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Timberwolves routed by Suns

By Kent Youngblood, Star Tribune (Minneapolis) –

MINNEAPOLIS — Timberwolves coach Rick Adelman had a message for his team before Monday’s game with Phoenix.

To summarize: There were precious few games left this season. The team needed to play hard every night. Especially on defense, where desire is more important than any diagram.

Was anybody listening?

The Suns, hot from start to finish, ran the Wolves off the court, 114-90. The Suns bench brought energy in abundance and scored with abandon, leading Phoenix to its sixth victory in seven games. The Wolves? It appears both the season and their energy is dwindling as they lost their sixth in a row.

“I just told them, ‘How do you want to finish the season?’” Adelman said. “That’s not good enough. They know it. But you’ve got to go out and do it. … We’ve got to respond.”

But is there enough energy left in the Wolves locker room to do that?

Monday, the Suns — the team guard Steve Nash has driven into the Western Conference playoff picture — shot 47-for-82, a 57.3 clip that represents the Suns’ best this season and the best by a Wolves opponent. The Wolves were able to stay fairly close through a quarter, thanks to nine Suns turnovers.

After that? Not so much. The Suns led by double figures for much of the third quarter before the Wolves pulled to within eight at half time.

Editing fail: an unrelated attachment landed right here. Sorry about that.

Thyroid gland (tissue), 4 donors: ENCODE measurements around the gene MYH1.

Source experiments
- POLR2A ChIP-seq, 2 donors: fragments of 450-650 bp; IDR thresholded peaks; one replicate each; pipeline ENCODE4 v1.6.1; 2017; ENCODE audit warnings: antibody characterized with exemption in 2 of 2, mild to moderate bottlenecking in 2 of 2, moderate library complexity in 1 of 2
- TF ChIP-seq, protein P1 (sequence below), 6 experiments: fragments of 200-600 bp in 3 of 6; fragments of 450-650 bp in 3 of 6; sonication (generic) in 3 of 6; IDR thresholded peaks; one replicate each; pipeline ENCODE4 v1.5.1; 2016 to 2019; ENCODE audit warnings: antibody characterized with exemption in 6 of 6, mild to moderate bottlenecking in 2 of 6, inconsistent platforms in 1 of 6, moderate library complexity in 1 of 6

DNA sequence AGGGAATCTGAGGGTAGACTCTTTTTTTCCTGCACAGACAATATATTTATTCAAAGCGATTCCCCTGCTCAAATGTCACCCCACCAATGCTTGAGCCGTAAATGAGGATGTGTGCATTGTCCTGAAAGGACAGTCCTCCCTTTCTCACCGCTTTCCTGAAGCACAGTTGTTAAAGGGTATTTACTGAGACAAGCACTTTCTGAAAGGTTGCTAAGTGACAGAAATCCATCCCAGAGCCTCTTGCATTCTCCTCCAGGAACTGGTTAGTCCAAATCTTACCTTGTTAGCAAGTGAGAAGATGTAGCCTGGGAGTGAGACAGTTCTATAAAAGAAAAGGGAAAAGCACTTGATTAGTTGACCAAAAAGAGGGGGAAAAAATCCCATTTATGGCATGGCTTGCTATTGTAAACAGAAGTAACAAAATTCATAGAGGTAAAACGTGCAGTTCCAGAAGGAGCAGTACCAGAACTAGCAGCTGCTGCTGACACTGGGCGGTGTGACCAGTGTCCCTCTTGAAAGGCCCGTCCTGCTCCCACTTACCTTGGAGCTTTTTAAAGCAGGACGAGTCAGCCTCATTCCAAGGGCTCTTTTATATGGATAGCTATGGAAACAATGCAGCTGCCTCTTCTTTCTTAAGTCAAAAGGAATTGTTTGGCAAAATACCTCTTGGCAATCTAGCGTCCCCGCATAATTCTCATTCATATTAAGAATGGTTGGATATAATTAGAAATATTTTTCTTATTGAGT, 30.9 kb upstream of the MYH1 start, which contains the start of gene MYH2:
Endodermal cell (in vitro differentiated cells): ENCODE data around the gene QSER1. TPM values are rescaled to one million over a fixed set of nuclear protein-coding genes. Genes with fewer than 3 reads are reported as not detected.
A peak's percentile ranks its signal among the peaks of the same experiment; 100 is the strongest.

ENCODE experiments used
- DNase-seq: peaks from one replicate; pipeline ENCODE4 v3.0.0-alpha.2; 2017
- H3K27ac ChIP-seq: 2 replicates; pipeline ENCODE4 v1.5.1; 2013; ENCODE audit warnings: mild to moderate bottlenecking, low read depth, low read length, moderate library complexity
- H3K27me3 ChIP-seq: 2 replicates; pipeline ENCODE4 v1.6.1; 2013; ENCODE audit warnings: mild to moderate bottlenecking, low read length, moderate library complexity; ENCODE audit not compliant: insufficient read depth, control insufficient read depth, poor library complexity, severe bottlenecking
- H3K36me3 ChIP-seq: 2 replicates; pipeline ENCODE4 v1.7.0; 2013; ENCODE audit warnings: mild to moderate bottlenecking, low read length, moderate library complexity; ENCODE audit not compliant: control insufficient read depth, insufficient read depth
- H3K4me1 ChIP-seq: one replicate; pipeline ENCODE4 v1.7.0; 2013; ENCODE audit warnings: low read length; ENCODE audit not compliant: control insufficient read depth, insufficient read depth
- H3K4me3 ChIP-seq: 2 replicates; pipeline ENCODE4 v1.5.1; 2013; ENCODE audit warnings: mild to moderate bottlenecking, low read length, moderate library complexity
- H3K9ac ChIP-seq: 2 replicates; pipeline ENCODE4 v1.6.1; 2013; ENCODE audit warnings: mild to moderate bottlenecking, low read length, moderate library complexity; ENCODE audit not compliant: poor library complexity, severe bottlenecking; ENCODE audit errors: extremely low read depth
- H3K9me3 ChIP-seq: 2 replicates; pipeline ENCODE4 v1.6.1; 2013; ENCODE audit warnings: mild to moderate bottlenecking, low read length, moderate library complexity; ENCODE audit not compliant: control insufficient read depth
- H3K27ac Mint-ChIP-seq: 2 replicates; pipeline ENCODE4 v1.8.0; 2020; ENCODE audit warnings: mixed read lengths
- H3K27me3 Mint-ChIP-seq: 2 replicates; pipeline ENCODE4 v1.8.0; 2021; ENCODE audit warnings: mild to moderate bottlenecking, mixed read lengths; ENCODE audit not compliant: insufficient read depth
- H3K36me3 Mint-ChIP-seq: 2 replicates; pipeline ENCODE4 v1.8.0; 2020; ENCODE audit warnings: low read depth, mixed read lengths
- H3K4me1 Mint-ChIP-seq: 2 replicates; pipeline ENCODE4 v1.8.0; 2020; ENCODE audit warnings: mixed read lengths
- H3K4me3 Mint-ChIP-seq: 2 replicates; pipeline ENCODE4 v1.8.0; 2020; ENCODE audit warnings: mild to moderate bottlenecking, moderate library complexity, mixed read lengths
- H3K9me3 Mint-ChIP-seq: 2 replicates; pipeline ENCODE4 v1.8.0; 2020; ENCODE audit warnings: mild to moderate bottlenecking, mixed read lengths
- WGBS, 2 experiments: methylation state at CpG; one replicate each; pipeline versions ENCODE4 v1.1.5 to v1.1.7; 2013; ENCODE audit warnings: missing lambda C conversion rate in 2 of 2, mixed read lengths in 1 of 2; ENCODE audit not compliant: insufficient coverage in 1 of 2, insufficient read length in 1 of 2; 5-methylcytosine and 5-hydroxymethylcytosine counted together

But the Suns put it away in the third. The Wolves pulled within five 2½ minutes into the second half. But the Suns responded with a 21-4 run that pushed the lead to 22. The Wolves never got closer than 15 the rest of the way while suffering their most one-sided loss of the season.

Nash and the rest of the Suns starters sat for the final 12 minutes, contributing to the Suns’ 66-27 edge in bench scoring. Three of the five Suns players in double figures were reserves, led by Markieff Morris’ 21 points.

Defense? “It wasn’t there,” Adelman said.

“Just … a lot of letdowns,” said Kevin Love, who scored 25 points with 13 rebounds. “It’s hard to get out there and see there is no energy. We’ve put so much time and effort into the season, it’s tough, saddening to me, tough for the fans. We need to find a way, in these last games, to pick ourselves up.”

The Wolves weren’t much better on offense, hitting on 38.6 percent of their shots. But it was the lack of defense — the lack of defensive energy — that had the Wolves the most frustrated.

“They came with energy,” Adelman said of the Suns. “And we have to find it. Each one of us — coaches, players, everybody. The season is not over, and they have to understand that. I don’t know what else to say.”

How about this: It doesn’t get any easier. The Wolves will face a bevy of teams fighting for playoff position in the coming days; they get Denver, the Clippers and Oklahoma City to finish out just this week.

“It has to come from everybody,” Love said. “I feel like a few of us guys were out there fighting, and it needs to be all five guys on the floor. Most of the time it’s three or four. And when we’re not working as a unit, we’re not as solid as we once were. We’ve taken a dropoff.”

The Wolves have nine more games to find that energy before the season ends.

“It’s disturbing, and it hurts, to see us go out and not perform the way we did earlier in the season,” Martell Webster said. “Energy should not be a question with this team.”

Unfortunately, it has become a big question.

“We can’t go out like this,” Love said.

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